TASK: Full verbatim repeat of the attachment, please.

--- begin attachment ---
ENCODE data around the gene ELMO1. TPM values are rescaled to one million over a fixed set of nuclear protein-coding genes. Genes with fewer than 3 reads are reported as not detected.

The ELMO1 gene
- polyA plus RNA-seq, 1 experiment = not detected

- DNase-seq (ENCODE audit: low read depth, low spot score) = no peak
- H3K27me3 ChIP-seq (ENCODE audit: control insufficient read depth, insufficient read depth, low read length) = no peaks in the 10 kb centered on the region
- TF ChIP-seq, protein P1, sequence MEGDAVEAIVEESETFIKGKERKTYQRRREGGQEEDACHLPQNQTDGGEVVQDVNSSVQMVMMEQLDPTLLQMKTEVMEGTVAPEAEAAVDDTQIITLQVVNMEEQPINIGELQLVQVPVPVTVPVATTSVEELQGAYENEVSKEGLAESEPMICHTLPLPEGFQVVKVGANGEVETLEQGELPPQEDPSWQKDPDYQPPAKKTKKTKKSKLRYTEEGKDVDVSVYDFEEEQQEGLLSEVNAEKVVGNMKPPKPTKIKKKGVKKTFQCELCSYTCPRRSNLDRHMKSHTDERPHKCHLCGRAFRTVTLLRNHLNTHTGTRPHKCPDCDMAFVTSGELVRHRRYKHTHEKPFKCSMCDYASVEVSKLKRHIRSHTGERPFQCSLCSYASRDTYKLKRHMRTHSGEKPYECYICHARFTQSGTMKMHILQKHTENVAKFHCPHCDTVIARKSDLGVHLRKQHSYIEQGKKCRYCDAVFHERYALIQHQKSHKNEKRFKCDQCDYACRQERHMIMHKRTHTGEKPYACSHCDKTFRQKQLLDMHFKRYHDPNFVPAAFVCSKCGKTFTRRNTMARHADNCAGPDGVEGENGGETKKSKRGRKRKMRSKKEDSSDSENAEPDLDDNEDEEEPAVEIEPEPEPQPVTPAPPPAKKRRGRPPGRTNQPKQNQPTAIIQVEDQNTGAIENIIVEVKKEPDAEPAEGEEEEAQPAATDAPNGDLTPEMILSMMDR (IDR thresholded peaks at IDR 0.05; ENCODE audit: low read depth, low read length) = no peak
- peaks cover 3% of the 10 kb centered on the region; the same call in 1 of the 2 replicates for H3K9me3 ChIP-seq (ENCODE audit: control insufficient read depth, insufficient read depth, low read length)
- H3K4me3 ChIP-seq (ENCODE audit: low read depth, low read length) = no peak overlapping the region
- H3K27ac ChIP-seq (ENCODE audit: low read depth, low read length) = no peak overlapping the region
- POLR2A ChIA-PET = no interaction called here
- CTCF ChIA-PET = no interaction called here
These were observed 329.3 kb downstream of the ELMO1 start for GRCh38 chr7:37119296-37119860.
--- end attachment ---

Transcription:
ENCODE data around the gene ELMO1. TPM values are rescaled to one million over a fixed set of nuclear protein-coding genes. Genes with fewer than 3 reads are reported as not detected.

The ELMO1 gene
- polyA plus RNA-seq, 1 experiment = not detected

- DNase-seq (ENCODE audit: low read depth, low spot score) = no peak
- H3K27me3 ChIP-seq (ENCODE audit: control insufficient read depth, insufficient read depth, low read length) = no peaks in the 10 kb centered on the region
- TF ChIP-seq, protein P1, sequence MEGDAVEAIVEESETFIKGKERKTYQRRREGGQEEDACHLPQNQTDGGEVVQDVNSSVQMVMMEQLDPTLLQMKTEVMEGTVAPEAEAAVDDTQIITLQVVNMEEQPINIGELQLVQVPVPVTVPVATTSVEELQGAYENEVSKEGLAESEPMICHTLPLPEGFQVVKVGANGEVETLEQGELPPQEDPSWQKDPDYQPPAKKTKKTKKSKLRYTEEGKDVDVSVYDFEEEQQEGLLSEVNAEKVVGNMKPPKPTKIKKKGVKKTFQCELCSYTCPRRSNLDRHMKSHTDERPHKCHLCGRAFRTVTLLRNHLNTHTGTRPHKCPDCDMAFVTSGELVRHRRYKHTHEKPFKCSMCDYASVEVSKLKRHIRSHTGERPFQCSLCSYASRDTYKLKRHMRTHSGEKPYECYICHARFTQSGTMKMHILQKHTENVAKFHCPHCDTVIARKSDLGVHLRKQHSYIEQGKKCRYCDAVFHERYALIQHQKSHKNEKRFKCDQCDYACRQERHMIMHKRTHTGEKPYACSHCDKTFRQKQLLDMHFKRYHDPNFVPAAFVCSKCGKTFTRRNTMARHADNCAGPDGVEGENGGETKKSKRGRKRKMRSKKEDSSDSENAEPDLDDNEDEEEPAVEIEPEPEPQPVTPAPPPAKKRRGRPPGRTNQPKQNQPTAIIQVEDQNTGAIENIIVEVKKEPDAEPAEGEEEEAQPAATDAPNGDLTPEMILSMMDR (IDR thresholded peaks at IDR 0.05; ENCODE audit: low read depth, low read length) = no peak
- peaks cover 3% of the 10 kb centered on the region; the same call in 1 of the 2 replicates for H3K9me3 ChIP-seq (ENCODE audit: control insufficient read depth, insufficient read depth, low read length)
- H3K4me3 ChIP-seq (ENCODE audit: low read depth, low read length) = no peak overlapping the region
- H3K27ac ChIP-seq (ENCODE audit: low read depth, low read length) = no peak overlapping the region
- POLR2A ChIA-PET = no interaction called here
- CTCF ChIA-PET = no interaction called here
These were observed 329.3 kb downstream of the ELMO1 start for GRCh38 chr7:37119296-37119860.